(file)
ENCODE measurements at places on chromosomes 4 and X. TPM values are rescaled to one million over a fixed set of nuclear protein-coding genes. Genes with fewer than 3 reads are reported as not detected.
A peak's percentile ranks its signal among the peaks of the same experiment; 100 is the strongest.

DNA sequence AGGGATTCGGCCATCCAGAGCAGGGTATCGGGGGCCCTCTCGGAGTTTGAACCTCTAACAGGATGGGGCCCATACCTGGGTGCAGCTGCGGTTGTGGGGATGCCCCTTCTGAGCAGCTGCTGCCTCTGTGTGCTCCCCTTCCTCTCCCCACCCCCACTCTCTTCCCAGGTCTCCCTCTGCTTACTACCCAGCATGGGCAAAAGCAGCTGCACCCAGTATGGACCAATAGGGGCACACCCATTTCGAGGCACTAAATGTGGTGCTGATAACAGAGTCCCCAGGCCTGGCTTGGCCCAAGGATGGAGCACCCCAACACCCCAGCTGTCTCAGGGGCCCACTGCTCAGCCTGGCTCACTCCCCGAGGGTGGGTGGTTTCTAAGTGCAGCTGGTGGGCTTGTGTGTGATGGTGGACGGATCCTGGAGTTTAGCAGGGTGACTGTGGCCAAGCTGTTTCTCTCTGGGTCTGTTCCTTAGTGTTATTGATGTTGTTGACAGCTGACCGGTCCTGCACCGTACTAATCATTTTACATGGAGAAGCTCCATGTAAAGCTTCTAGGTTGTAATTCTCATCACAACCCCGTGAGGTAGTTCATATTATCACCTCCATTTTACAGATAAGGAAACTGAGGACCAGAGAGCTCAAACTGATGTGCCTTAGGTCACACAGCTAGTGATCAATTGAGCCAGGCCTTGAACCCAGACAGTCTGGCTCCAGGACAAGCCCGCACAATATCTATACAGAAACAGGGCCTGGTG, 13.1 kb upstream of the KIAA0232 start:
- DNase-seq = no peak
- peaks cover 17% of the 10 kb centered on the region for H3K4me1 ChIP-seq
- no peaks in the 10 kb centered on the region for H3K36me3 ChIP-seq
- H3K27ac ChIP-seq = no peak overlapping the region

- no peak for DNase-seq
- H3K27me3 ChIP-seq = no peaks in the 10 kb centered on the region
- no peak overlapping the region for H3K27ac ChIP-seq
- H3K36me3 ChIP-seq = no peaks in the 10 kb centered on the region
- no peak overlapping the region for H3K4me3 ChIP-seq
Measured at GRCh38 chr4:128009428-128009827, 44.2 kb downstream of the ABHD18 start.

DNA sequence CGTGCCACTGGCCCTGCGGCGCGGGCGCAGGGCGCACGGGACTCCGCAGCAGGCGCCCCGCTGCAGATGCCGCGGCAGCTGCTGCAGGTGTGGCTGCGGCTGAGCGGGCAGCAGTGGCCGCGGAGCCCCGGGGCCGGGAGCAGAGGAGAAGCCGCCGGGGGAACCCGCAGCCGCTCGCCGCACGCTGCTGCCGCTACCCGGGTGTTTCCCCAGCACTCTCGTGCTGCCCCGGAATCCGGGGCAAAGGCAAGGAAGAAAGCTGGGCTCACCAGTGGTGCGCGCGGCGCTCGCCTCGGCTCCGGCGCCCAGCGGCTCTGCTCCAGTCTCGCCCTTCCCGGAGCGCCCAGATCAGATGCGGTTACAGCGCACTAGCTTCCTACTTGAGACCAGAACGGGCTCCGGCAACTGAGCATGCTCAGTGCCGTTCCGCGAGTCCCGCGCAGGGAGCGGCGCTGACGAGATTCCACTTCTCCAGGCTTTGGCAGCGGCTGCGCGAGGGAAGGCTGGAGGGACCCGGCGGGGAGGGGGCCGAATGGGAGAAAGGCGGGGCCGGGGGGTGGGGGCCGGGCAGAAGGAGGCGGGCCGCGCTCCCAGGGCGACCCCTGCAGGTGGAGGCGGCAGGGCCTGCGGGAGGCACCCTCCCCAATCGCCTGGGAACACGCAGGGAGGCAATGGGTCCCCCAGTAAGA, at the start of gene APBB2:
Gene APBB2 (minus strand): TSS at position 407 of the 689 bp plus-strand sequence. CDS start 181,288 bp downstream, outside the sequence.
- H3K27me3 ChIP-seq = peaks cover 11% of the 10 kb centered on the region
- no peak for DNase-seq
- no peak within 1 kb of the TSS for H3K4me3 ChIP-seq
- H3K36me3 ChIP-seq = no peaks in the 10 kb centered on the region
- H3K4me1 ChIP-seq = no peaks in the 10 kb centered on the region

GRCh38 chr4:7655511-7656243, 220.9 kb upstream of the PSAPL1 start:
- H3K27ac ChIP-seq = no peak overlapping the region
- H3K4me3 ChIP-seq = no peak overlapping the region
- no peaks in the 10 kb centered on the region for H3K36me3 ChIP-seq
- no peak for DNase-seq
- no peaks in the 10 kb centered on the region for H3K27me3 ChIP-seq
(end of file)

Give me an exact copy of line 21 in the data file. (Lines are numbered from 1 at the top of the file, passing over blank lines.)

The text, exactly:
GRCh38 chr4:7655511-7656243, 220.9 kb upstream of the PSAPL1 start: